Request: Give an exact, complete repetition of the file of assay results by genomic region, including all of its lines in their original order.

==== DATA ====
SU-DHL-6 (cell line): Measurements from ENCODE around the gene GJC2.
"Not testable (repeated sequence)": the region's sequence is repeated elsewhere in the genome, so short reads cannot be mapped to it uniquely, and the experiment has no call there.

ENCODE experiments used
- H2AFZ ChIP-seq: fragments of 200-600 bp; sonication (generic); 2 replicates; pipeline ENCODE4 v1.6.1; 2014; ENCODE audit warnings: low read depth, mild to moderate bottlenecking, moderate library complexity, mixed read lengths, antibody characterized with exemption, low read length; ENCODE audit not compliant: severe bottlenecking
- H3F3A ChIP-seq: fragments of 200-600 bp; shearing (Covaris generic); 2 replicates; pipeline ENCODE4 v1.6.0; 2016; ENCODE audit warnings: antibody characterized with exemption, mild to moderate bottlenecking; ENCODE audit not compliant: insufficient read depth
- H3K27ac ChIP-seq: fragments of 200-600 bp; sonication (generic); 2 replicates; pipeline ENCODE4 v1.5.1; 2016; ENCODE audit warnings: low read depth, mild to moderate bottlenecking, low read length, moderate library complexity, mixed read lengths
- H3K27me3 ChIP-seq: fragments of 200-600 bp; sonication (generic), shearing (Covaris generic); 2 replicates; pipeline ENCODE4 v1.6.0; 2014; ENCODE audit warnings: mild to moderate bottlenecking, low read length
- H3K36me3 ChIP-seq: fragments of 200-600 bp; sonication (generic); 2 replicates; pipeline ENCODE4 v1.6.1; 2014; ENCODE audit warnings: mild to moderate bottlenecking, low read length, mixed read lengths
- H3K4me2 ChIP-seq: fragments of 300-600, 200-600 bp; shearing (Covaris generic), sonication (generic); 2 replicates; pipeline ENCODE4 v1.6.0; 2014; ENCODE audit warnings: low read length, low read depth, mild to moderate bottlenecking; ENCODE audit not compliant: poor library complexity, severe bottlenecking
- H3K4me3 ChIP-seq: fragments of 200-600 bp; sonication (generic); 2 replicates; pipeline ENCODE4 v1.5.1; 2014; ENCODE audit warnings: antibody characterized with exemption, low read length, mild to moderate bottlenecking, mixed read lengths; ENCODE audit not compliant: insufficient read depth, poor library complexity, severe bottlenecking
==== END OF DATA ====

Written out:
SU-DHL-6 (cell line): Measurements from ENCODE around the gene GJC2.
"Not testable (repeated sequence)": the region's sequence is repeated elsewhere in the genome, so short reads cannot be mapped to it uniquely, and the experiment has no call there.

ENCODE experiments used
- H2AFZ ChIP-seq: fragments of 200-600 bp; sonication (generic); 2 replicates; pipeline ENCODE4 v1.6.1; 2014; ENCODE audit warnings: low read depth, mild to moderate bottlenecking, moderate library complexity, mixed read lengths, antibody characterized with exemption, low read length; ENCODE audit not compliant: severe bottlenecking
- H3F3A ChIP-seq: fragments of 200-600 bp; shearing (Covaris generic); 2 replicates; pipeline ENCODE4 v1.6.0; 2016; ENCODE audit warnings: antibody characterized with exemption, mild to moderate bottlenecking; ENCODE audit not compliant: insufficient read depth
- H3K27ac ChIP-seq: fragments of 200-600 bp; sonication (generic); 2 replicates; pipeline ENCODE4 v1.5.1; 2016; ENCODE audit warnings: low read depth, mild to moderate bottlenecking, low read length, moderate library complexity, mixed read lengths
- H3K27me3 ChIP-seq: fragments of 200-600 bp; sonication (generic), shearing (Covaris generic); 2 replicates; pipeline ENCODE4 v1.6.0; 2014; ENCODE audit warnings: mild to moderate bottlenecking, low read length
- H3K36me3 ChIP-seq: fragments of 200-600 bp; sonication (generic); 2 replicates; pipeline ENCODE4 v1.6.1; 2014; ENCODE audit warnings: mild to moderate bottlenecking, low read length, mixed read lengths
- H3K4me2 ChIP-seq: fragments of 300-600, 200-600 bp; shearing (Covaris generic), sonication (generic); 2 replicates; pipeline ENCODE4 v1.6.0; 2014; ENCODE audit warnings: low read length, low read depth, mild to moderate bottlenecking; ENCODE audit not compliant: poor library complexity, severe bottlenecking
- H3K4me3 ChIP-seq: fragments of 200-600 bp; sonication (generic); 2 replicates; pipeline ENCODE4 v1.5.1; 2014; ENCODE audit warnings: antibody characterized with exemption, low read length, mild to moderate bottlenecking, mixed read lengths; ENCODE audit not compliant: insufficient read depth, poor library complexity, severe bottlenecking